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4.7 percent of homes sold in Toronto were purchased by foreign buyers

New data reveals role international investors play in Toronto’s real estate market

Only 4.7 percent of the total number of homes sold in the Greater Toronto Area (GTA) were purchased by foreign buyers, according to new information released by the Ontario government Tuesday.

This figure is based upon the number of home sales that took place between April 24 and May 26, 2017 in the Greater Golden Horseshoe Region, the most densely populated and industrialized region in Canada.

This is the first time the provincial government has actual, concrete statistics on the number of non-Canadian citizens or residents that are purchasing homes in Toronto.


The only other official data on foreign ownership previously made public to Canadians was from the Canada Mortgage and Housing Corporation — an April 2016 report by the CMHC pegged the share of foreign ownership in Toronto as less than two percent for buildings completed before 1990, and seven percent for newer constructions completed since 2010.

The 4.7 percent figure sheds new light on the factors that have contributed to a sharp rise in home prices in the GTA, especially over the last two years. Home prices in Toronto reached their peak in March 2017, when the Toronto Real Estate Board released data pegging the home price increase at an absurd 33 percent — or $200,000 — from the year before.

On April 20, the Ontario government slapped a 15 percent tax on all home purchases made by foreign buyers in an attempt to dissuade the practice of purchasing property as an investment, rather than a place to reside. That rule however, largely assumes that a notable proportion of people buying homes in Toronto are foreign, and not Canadian investors.

It is hard to determine how significant the 4.7 percent figure is to the overall housing market without knowing the dollar value of those home purchases. Indeed, if they were hypothetically luxury homes in the $2-5 million range, the foreign buyer impact on the market would be of consequence.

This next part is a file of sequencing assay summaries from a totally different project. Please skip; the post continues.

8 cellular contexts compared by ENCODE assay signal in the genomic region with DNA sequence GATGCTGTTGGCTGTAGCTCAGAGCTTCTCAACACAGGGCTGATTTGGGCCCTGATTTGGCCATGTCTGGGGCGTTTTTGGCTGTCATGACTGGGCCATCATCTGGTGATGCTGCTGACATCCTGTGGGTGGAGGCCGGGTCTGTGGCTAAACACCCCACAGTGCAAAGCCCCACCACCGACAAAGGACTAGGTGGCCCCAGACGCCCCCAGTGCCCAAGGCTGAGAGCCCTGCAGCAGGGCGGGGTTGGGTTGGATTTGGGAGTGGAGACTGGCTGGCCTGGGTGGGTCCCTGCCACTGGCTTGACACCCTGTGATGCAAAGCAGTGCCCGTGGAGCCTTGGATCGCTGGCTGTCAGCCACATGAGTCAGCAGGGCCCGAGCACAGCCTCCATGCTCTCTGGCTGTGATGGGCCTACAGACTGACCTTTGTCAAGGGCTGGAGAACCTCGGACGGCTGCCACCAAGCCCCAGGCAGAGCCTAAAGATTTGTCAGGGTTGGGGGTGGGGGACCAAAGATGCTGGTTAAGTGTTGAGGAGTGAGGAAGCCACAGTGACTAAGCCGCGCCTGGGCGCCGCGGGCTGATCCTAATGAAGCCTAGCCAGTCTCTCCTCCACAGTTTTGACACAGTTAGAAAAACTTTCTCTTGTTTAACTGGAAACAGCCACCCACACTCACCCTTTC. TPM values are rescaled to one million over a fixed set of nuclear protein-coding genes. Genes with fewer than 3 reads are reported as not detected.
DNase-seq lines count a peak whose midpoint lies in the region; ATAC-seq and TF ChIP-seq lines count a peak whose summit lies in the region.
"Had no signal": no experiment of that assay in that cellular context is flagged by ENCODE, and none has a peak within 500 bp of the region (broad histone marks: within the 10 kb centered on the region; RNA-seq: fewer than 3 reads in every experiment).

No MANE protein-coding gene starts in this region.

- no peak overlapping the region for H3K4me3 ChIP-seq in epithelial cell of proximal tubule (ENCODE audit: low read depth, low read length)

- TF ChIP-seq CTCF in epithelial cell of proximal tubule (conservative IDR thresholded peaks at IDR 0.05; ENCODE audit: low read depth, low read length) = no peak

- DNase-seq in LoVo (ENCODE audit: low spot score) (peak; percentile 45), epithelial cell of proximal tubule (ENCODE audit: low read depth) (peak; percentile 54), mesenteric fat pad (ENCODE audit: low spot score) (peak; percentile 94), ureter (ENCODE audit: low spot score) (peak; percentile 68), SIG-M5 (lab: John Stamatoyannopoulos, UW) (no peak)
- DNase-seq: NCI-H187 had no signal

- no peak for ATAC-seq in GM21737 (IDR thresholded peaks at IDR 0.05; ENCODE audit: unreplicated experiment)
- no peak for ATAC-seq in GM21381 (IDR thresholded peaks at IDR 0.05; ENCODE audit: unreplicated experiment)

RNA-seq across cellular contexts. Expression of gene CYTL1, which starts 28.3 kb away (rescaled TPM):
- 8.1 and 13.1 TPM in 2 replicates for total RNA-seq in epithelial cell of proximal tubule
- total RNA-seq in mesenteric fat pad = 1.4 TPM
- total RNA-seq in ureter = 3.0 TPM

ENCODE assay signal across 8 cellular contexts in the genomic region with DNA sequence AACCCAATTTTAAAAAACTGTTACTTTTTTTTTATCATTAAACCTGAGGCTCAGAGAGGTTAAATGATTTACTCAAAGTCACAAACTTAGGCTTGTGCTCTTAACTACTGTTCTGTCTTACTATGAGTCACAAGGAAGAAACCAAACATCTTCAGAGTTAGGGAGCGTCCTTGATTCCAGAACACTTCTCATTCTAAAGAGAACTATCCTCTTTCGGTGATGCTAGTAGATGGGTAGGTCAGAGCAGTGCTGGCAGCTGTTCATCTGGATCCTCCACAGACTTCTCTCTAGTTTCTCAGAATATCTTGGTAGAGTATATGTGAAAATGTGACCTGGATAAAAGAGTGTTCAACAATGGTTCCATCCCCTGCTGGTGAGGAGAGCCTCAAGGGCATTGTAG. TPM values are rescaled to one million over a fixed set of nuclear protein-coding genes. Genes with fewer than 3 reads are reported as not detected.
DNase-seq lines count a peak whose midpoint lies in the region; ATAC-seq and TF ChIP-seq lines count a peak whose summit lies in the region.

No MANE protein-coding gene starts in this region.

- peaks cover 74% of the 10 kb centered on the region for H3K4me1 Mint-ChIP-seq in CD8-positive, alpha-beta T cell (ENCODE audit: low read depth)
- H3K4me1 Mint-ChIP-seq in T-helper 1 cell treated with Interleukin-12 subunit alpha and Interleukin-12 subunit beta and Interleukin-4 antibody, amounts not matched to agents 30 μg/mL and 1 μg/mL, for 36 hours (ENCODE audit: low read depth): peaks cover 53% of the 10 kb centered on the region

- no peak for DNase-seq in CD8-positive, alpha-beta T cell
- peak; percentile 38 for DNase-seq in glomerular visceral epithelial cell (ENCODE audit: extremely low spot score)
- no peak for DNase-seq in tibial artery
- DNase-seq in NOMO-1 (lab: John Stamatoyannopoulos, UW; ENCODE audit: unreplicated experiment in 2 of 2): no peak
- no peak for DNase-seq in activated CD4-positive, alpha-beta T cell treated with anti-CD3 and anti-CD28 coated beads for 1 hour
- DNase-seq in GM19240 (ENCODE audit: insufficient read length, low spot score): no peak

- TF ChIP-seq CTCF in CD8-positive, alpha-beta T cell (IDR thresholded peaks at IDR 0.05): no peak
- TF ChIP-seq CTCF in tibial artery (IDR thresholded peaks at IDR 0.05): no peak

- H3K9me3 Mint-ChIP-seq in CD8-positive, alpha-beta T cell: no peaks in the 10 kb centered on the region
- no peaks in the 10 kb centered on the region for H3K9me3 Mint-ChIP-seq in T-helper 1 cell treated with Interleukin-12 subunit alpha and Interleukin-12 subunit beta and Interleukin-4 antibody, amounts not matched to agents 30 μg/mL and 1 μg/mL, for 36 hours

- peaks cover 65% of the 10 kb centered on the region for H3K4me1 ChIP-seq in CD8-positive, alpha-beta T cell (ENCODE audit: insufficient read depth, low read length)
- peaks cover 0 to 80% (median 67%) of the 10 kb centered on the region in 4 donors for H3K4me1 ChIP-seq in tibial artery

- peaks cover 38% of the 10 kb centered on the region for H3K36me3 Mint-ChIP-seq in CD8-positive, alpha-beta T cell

Moreover, keep in mind that these purchases took place AFTER the imposition of the foreign buyers tax, potentially indicating that the number of foreign purchases of homes when home prices were at their peak, exceeded five percent.


Since Ontario introduced its Fair Housing Plan, a 16-pronged approach to tackle housing affordability in Toronto, home prices have dropped by roughly six percent and very little movement has been taking place in the housing market.

From a buyers point of view, there is no hurry to buy, because Toronto has peaked, and this is apparently the beginning of the Great Crash. Sellers, on the other hand, are keen to sell while they can, to get the highest possible price given the expectation of a slowdown.

What will likely happen will be a measured, temporary slowdown. “We expect the sharp drop in home resales that occurred since the Plan’s announcement in April to be largely sustained, even though we believe that the effect of the Plan itself will be temporary, perhaps six to nine months,” according to a housing report released by RBC Economics on Tuesday.

Vancouver imposed a foreign buyers tax of 15 percent back in August 2016, and saw an immediate slowdown in their market. Home prices in Vancouver, however, started picking back up in February 2017, indicating an adjustment from the perspective of buyers towards the province’s policy changes.

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